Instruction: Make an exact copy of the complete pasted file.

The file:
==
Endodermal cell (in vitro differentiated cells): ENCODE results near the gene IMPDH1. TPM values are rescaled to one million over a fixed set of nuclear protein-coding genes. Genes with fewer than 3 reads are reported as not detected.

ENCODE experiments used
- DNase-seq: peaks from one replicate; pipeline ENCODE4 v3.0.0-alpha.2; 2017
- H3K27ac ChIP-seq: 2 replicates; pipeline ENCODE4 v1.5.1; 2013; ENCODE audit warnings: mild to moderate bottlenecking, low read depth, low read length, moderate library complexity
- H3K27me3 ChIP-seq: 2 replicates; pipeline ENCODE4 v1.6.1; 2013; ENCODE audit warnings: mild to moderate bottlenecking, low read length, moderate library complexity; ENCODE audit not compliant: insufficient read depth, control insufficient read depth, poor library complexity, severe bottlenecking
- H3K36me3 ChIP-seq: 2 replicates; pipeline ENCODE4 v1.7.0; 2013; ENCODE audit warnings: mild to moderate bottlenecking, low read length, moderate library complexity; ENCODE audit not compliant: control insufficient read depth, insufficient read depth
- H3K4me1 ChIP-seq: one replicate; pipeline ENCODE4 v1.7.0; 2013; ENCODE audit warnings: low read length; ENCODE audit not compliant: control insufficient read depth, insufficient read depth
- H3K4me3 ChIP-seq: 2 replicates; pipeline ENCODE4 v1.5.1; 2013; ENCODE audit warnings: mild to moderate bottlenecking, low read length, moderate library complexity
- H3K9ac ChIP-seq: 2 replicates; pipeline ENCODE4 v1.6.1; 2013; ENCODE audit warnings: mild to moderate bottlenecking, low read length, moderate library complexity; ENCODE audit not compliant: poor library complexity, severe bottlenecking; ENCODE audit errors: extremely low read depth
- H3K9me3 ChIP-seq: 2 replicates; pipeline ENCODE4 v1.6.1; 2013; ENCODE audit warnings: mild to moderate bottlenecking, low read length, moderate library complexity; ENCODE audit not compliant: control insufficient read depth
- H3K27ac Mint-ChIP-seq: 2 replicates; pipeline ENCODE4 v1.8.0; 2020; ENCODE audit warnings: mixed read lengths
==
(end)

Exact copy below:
Endodermal cell (in vitro differentiated cells): ENCODE results near the gene IMPDH1. TPM values are rescaled to one million over a fixed set of nuclear protein-coding genes. Genes with fewer than 3 reads are reported as not detected.

ENCODE experiments used
- DNase-seq: peaks from one replicate; pipeline ENCODE4 v3.0.0-alpha.2; 2017
- H3K27ac ChIP-seq: 2 replicates; pipeline ENCODE4 v1.5.1; 2013; ENCODE audit warnings: mild to moderate bottlenecking, low read depth, low read length, moderate library complexity
- H3K27me3 ChIP-seq: 2 replicates; pipeline ENCODE4 v1.6.1; 2013; ENCODE audit warnings: mild to moderate bottlenecking, low read length, moderate library complexity; ENCODE audit not compliant: insufficient read depth, control insufficient read depth, poor library complexity, severe bottlenecking
- H3K36me3 ChIP-seq: 2 replicates; pipeline ENCODE4 v1.7.0; 2013; ENCODE audit warnings: mild to moderate bottlenecking, low read length, moderate library complexity; ENCODE audit not compliant: control insufficient read depth, insufficient read depth
- H3K4me1 ChIP-seq: one replicate; pipeline ENCODE4 v1.7.0; 2013; ENCODE audit warnings: low read length; ENCODE audit not compliant: control insufficient read depth, insufficient read depth
- H3K4me3 ChIP-seq: 2 replicates; pipeline ENCODE4 v1.5.1; 2013; ENCODE audit warnings: mild to moderate bottlenecking, low read length, moderate library complexity
- H3K9ac ChIP-seq: 2 replicates; pipeline ENCODE4 v1.6.1; 2013; ENCODE audit warnings: mild to moderate bottlenecking, low read length, moderate library complexity; ENCODE audit not compliant: poor library complexity, severe bottlenecking; ENCODE audit errors: extremely low read depth
- H3K9me3 ChIP-seq: 2 replicates; pipeline ENCODE4 v1.6.1; 2013; ENCODE audit warnings: mild to moderate bottlenecking, low read length, moderate library complexity; ENCODE audit not compliant: control insufficient read depth
- H3K27ac Mint-ChIP-seq: 2 replicates; pipeline ENCODE4 v1.8.0; 2020; ENCODE audit warnings: mixed read lengths